All women should be physically active through out pregnancy. Gains are very good in people who have been previously inactive. You may need to start at a lower, comfortable level but should gradually build up.
The ideal is to get 150 mins of moderately intense exercise each week. This should be over at least 3 days but it is best to be active on most days. A variety of aerobic and resistance activity is good and some Yoga on top of this may be of benefit.
Exercise can be walking, swimming, stationary bike, gardening, gym or special classes.
Pelvic floor exerices are important as many women have urinary incontinence during pregnacy. It is best to see a physiotherapist to check you are doing these correctly.
If you get light headed or uncomfortable doing exercises in lying on your back you can turn onto the left side or raise trunk 30 degrees to take the pressure off the large blood vessels.
High intensity interval training has not really been tested yet so you should take care with the limits you take your workout to. Stay comfortable and painfree. Avoid exercising in the heat as dehydration can cause fainting and heat stress can be dangerous.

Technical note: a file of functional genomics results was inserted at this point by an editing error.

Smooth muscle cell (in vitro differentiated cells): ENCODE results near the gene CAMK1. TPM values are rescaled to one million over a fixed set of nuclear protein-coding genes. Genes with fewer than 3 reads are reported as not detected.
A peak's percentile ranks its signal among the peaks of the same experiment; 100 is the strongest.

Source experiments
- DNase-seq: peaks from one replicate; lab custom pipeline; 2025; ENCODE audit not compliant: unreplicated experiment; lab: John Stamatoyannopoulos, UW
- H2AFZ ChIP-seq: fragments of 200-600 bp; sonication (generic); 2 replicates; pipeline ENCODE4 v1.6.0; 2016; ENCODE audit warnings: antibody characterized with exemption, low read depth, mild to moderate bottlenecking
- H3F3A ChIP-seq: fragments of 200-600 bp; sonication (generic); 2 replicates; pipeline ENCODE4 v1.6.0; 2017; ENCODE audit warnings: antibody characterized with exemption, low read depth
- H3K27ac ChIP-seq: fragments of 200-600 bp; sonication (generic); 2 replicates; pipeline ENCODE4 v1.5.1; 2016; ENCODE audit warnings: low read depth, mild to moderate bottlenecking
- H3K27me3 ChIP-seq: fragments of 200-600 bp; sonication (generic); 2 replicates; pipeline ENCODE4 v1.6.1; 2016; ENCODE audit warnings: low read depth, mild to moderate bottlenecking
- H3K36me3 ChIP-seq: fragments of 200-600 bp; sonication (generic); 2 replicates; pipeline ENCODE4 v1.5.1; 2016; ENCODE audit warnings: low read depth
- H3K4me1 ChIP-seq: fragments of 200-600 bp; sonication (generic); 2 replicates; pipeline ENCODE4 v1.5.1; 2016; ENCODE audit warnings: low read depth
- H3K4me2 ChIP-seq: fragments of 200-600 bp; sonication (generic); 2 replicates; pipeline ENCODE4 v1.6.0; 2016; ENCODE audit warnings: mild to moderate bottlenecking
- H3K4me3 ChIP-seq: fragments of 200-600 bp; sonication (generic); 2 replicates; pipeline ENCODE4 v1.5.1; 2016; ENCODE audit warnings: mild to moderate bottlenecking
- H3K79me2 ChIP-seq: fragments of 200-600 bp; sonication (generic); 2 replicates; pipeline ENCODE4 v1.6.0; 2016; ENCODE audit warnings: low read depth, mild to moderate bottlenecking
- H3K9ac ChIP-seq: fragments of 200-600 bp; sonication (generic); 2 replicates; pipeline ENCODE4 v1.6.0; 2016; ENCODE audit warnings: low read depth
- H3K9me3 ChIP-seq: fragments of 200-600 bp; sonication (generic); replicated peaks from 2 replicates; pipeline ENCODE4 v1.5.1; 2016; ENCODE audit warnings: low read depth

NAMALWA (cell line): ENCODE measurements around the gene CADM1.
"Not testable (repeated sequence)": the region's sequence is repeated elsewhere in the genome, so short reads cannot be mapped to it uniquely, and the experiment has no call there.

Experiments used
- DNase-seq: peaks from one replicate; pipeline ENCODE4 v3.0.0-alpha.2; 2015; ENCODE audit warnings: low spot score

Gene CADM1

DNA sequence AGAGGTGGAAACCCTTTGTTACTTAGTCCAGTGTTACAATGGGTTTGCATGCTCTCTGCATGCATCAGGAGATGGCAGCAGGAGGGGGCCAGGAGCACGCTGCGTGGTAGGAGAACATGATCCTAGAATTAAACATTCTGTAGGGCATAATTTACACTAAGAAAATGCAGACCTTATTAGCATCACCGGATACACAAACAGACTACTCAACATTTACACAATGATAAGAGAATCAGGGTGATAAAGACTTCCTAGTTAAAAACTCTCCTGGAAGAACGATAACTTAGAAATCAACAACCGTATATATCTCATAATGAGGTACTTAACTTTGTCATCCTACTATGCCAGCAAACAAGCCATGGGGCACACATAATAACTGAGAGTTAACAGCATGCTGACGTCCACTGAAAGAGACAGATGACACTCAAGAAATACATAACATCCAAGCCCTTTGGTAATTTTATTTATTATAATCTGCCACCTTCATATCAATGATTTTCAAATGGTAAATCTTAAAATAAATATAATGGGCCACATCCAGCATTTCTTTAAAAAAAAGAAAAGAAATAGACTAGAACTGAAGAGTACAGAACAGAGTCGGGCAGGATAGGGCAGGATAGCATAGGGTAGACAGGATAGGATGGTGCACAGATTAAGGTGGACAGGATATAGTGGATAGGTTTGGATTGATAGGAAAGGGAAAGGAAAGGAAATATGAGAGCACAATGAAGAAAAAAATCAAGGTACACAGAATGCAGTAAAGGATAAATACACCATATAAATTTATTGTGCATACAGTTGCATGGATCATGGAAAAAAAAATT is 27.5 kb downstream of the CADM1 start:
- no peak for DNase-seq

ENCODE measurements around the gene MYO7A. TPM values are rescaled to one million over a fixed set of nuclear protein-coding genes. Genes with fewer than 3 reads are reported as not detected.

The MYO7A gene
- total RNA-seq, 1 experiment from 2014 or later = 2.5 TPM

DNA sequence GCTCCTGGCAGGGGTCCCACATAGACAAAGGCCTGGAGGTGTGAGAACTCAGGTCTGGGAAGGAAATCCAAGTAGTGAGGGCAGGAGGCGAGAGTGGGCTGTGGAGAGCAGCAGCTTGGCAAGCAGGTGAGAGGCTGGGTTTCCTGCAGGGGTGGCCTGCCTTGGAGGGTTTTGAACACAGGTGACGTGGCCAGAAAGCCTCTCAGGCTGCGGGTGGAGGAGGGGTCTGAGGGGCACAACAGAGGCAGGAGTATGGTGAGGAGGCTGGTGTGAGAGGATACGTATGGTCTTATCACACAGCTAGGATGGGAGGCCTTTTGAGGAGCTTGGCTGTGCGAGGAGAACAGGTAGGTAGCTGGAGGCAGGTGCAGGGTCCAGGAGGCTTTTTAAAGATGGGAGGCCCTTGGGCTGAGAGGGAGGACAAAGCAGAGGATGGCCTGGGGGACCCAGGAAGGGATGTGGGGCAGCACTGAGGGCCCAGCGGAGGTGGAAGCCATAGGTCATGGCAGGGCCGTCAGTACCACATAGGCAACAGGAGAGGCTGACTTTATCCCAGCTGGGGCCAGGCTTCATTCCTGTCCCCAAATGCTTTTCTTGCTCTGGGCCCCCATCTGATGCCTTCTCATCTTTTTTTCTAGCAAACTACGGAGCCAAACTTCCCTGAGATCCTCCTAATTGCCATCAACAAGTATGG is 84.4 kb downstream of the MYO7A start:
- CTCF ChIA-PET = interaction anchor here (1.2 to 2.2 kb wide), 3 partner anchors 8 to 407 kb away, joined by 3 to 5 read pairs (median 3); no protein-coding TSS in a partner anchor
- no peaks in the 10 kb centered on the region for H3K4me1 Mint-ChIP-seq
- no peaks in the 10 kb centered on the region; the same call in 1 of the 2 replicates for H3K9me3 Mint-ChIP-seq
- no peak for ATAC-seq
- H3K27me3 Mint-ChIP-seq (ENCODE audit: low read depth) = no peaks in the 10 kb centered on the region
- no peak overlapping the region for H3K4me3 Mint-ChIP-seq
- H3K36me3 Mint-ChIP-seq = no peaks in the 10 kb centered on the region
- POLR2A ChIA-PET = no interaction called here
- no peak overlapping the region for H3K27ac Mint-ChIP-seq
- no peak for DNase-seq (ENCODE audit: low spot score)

Exercise in early pregnancy appears to show no increased risk of miscarrage.
Some safety precautions to be considered are, avoid high risk of falling or trauma to belly, scuba diving and high altitude training.
Exercising 30 mins 5 days per week would be ideal but a 10-15 min walk after breakfast or dinner every day may be better for some. Listen to body and rest if tired and don't do activities that cause pain.
Being physically active below this level is still helpful so start at your level and gradually increase you level of activity as the pregnacy continues.